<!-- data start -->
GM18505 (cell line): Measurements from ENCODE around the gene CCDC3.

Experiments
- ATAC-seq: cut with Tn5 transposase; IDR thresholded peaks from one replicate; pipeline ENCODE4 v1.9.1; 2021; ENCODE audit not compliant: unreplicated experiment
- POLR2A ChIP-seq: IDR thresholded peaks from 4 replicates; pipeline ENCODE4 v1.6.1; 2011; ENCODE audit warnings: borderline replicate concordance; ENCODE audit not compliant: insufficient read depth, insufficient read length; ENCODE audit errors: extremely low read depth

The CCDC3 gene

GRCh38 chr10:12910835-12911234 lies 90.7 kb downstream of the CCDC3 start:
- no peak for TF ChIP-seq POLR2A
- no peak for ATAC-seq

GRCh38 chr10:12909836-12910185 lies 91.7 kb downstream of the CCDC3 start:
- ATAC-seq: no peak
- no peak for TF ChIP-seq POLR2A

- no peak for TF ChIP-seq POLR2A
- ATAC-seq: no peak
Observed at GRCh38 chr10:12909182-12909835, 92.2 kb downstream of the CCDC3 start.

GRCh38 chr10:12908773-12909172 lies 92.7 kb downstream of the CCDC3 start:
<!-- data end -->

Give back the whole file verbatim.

GM18505 (cell line): Measurements from ENCODE around the gene CCDC3.

Experiments
- ATAC-seq: cut with Tn5 transposase; IDR thresholded peaks from one replicate; pipeline ENCODE4 v1.9.1; 2021; ENCODE audit not compliant: unreplicated experiment
- POLR2A ChIP-seq: IDR thresholded peaks from 4 replicates; pipeline ENCODE4 v1.6.1; 2011; ENCODE audit warnings: borderline replicate concordance; ENCODE audit not compliant: insufficient read depth, insufficient read length; ENCODE audit errors: extremely low read depth

The CCDC3 gene

GRCh38 chr10:12910835-12911234 lies 90.7 kb downstream of the CCDC3 start:
- no peak for TF ChIP-seq POLR2A
- no peak for ATAC-seq

GRCh38 chr10:12909836-12910185 lies 91.7 kb downstream of the CCDC3 start:
- ATAC-seq: no peak
- no peak for TF ChIP-seq POLR2A

- no peak for TF ChIP-seq POLR2A
- ATAC-seq: no peak
Observed at GRCh38 chr10:12909182-12909835, 92.2 kb downstream of the CCDC3 start.

GRCh38 chr10:12908773-12909172 lies 92.7 kb downstream of the CCDC3 start: